What about employing Dr. Temazepam or Dr. Lorazepam? I suspect we've all been there, but what if there were a less sedating option. Calling Dr. Melatonin from the pineal gland. There was a time when melatonin supplementation seemed like a clever way to market placebos to long-distance travelers, but it is now recommended by the American Academy of Sleep Medicine to promote daytime sleep for night shift workers with shift work disorder. (Sleep 2007;30:1445; http://bit.ly/2dJGpVL.)
Sadeghniiat-Haghighi, et al., in the aptly titled journal Work, published a randomized study of refinery workers in Iran that tested the effect of 3 mg of melatonin taken 30 minutes prior to sleep in 50 workers with sleep difficulties. (2016;55:225.) They compared markers of sleep performance, recorded by a SOMNOwatch.
Only 39 participants finished the trial, and the researchers did not utilize polysomnography (the gold standard) for the assessment, but they did report two statistically significant differences: Melatonin administration was associated with increased sleep efficiency and decreased sleep latency versus baseline and placebo. This study builds on prior evidence that suggests melatonin may be safe (with low toxicity and low dependency profile) and reasonably effective when used to regulate sleep patterns in shift workers and perhaps in others such as those with hospital-induced insomnia.
Light as Therapy
Mike Tyson once gave this practical advice: “You can't stay married in a situation where you are afraid to go to sleep in case your wife might cut your throat.” The same advice might apply to the EP who tries to grab a catnap next to a psychotic meth-head on a 5150 hold. It also applies to any shift worker who attempts to sleep in the daytime without shutting and locking the door on natural light. I'm not the only one who has experienced an excruciatingly viscous night shift, during which I felt constantly on the verge of sleep, only to walk out into the early morning sun and immediately feel wide awake.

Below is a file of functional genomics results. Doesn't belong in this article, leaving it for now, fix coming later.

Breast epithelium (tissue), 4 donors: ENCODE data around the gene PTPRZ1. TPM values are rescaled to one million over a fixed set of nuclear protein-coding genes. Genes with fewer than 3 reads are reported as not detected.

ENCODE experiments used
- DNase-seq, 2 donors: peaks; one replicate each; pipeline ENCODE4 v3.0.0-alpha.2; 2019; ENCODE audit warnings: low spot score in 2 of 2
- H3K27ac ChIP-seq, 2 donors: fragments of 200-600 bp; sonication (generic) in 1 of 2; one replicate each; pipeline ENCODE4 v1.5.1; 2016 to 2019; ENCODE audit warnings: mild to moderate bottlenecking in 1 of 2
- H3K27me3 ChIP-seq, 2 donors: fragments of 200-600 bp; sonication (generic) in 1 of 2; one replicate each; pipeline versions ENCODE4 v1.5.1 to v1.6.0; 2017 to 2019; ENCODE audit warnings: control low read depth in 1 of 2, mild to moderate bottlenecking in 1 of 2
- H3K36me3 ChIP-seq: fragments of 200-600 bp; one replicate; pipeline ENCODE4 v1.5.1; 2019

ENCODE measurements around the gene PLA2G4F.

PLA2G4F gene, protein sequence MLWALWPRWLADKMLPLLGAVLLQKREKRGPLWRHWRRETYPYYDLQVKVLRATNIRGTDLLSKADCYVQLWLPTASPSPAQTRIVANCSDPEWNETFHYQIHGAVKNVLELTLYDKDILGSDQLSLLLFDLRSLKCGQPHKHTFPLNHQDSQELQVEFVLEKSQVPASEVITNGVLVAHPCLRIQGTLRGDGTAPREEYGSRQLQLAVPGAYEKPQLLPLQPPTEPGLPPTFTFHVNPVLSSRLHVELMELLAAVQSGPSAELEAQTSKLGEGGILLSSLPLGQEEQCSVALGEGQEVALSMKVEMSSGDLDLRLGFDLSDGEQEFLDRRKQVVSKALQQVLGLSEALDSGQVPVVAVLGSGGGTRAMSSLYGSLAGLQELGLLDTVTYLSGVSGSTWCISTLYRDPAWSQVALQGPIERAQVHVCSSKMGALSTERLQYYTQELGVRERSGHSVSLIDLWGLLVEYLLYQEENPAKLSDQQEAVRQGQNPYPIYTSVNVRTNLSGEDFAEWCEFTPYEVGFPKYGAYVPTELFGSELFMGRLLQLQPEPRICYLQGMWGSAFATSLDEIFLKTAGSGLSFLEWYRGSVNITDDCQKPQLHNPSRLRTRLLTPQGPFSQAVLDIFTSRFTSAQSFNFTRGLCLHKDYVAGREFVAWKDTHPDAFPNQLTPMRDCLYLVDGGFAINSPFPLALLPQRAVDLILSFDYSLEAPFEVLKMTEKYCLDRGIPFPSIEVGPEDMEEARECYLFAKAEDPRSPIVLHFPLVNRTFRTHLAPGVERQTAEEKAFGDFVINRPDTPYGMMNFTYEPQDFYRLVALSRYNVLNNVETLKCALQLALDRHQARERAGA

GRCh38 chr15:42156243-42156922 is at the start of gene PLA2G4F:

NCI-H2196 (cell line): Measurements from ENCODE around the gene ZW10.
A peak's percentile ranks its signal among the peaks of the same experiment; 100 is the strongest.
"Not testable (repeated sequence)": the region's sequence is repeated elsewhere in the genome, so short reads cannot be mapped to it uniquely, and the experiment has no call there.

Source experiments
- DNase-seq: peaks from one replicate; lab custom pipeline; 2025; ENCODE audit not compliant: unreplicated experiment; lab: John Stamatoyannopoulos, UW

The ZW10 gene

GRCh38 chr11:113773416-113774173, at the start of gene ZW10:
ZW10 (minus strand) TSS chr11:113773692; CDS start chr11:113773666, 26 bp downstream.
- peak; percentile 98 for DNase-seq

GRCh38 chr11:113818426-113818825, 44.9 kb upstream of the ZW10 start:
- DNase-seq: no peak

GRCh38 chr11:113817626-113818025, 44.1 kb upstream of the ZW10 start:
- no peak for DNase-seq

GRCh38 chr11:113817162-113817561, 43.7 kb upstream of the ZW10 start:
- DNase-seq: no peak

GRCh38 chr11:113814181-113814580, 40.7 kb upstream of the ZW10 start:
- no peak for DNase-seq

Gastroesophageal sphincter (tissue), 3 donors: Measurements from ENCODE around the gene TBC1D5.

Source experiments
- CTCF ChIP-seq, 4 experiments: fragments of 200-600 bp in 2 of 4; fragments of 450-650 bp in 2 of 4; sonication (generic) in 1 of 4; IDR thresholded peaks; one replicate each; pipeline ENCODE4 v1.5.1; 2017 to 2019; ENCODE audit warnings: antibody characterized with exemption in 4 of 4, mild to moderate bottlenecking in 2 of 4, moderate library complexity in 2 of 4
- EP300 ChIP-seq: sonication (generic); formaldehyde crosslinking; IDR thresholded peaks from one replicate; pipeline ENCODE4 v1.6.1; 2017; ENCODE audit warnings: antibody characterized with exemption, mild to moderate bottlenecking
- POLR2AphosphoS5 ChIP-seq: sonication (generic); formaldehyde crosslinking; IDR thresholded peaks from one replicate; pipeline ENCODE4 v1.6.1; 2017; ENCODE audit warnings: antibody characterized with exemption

Some common approaches to mitigating the pesky effects of natural light on shift workers include attempting to flip the pancake on sleep patterns. Melatonin production by the pineal gland is regulated by the light/dark cycle, so it makes sense that the same effects may be achieved by carefully regulating exposure to light. This is why some EDs schedule their night shifts to end while it is still dark.
A detailed review by Emens and Burgess in Sleep Medicine Clinics is based on physiological profiles of melatonin subjects experiencing either circadian advance or delay within two or three or hours of habitual bedtime based on when they were exposed to bright light. (2015;10:435.) Those exposed to morning light just before the normal spike in melatonin levels before bedtime were shown to delay the circadian phase while those with early cycle light exposure were shown to advance the phase.
This means shift workers should strive to manipulate their light environment as much as possible. How about some BluBlocker glasses for the drive home when you get off at 7 a.m.? Wake up at 11 a.m. after a few hours, how about adjusting those blackout curtains? Wake up at 9 p.m. before the night shift, time to break out the natural light and reset your circadian phase.
Some vendors such as Verilux sell lights that approximate natural light. Look for something that provides an exposure to around 10,000 lux of light and minimal UV light.
The Mayo Clinic also recommends these guidelines for therapeutic use of natural light machines:
* Use within the first hour of waking.
* Use for about 20 to 30 minutes.
* Keep at a distance of about 16 to 24 inches from your face.
* Apply with eyes open but not looking directly at the light.
Share your best practices for shift work sleep with Dr. Ballard by emailing email@example.com.